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Steve Flowers: Alabama is in for a congressional shakeup

Being elected to Congress is like having a guaranteed job for as long as you want. They serve two year terms and the reelection rate is 96%. All you have to do is vote the party line and not commit murder and you are there for life. The path to reelection to most political offices is to have money and name identification and this is especially true in congressional races.

All seven of our congressmen are considered in safe seats. We have six Republicans and one lone Democrat in our Alabama delegation to the Potomac. The districts as currently drawn are designed for six Republicans and one Democrat.

A three-judge federal panel made up of two Republican-appointed judges and one Democratic-appointed judge made the decision over two years ago that Alabama should have a second Black Democratic seat. They hung their hat and robe on the fact that one Black Democratic seat is not sufficient in Alabama given that one seat comprises only 14% of the black population and Alabama has a 27% Black population. Thus, Black Democrats should have two rather than one Democratic seat in the Heart of Dixie.

This decision has been upheld by none other than the United States Supreme Court. Therefore, folks, it is about to happen.

I predicted over a year ago that the courts or their appointed cartographer will draw a second minority district. I believed the court will ignore the Legislature’s partisan plan in favor of the Milligan/Plaintiffs Plan. The result will be the new congressional lines for the next decade.

The Milligan/Plaintiffs Plan is perfectly drawn and expertly designed to comply with the court’s decree. This plan creates a second minority district centered around all of Montgomery, the Black Belt, and the Black voters in Mobile. The new second minority district will appropriately be Alabama District 2.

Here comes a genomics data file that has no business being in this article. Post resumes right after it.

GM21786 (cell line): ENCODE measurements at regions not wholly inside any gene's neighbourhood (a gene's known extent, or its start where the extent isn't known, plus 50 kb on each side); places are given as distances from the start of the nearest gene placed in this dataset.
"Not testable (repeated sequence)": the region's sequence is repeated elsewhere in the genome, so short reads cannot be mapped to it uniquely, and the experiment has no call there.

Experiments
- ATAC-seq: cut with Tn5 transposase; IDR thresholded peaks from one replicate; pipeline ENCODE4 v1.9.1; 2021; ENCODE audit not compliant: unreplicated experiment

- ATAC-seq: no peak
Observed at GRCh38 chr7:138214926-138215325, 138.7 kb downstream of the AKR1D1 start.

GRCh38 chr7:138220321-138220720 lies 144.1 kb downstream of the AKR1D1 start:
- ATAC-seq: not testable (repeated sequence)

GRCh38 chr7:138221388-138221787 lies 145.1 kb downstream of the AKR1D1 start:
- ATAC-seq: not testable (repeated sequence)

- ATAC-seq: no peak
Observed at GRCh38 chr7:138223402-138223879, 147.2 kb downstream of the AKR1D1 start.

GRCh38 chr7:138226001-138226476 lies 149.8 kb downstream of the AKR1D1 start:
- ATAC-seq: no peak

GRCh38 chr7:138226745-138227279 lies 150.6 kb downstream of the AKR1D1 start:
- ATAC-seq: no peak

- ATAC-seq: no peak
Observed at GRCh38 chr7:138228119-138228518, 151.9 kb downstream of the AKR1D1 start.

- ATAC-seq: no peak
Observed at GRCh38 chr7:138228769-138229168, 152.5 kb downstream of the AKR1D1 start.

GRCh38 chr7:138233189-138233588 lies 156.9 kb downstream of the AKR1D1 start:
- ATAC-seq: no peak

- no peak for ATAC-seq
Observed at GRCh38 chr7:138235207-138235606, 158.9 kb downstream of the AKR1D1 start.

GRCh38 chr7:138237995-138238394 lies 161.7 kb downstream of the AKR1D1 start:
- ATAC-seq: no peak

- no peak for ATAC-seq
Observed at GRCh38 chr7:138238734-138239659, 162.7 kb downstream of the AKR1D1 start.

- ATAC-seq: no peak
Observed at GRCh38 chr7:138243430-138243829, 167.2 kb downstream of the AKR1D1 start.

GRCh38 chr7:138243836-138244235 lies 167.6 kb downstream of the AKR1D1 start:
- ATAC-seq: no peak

The old Second District that Republican Barry Moore sits in will be dissolved. The Whites in the five Wiregrass counties will be sent to the Mobile/Baldwin Republican district held by Jerry Carl.

Under the Milligan/Plaintiffs Plan, Congresswoman Terri Sewell’s district is beautifully drawn for her. It is essentially the same as her current district. It will be 55% Black.

The new Second District will be 50% Black. The Republicans will contest this new district and may prevail. However, the odds favor a Black Democrat. My guess is when the dust settles in November 2024, Alabama’s congressional makeup will be five Republicans and two Democrats.

This change has been brewing for over a decade. Black voters have argued that having a Black population of 27% calls for two seats under the Voting Rights Act of 1965. Finally, after the 2020 census, Black plaintiffs sought relief from our federal courts. It was clear that the growth in the Black population in the Montgomery area would allow for a congruent, clearly defined second minority district. When you include Montgomery with the 12 rural overwhelmingly Black and Black Belt counties and draw in most of the Black voters in Mobile, it became possible.

The three-judge panel agreed and gave the state a two-year reprieve because the 2022 elections based on the 2020 census were already ongoing. You could tell from the original decision to stay the case due to the timing of the 2022 elections that the Supreme Court was interested in revisiting this Alabama scenario. They did and they ruled and sent it back to the three Alabama judges to uphold. The three-judge panel is going to rule on the final district lines any day now.

The lines that the judges deliver to Alabama soon will favor a second minority district for our state. This Supreme Court case is far reaching. It will also change the partisan makeup of other Southern states like Louisiana, Georgia, and North Carolina. The Supreme Court knew what they were doing. They knew they were using Alabama as a guinea pig and plowing new ground in the South under the Voting Rights Act.

Our Alabama congressional delegation is looking at a shakeup in 2024. However, it will not affect our power and influence in the U.S. House.

Our three Republican powers in Congress – Robert Aderholt, Mike Rogers, and Gary Palmer – will be unaffected, and our two Republican newcomers, Jerry Carl and Dale Strong, will have enhanced Republican districts. Terri Sewell will be entrenched as a Democratic leader in the House.

See You next week.

Steve Flowers’ weekly column appears in more than 60 Alabama newspapers. He served 16 years in the state Legislature. Steve may be reached at www.steveflowers.us.

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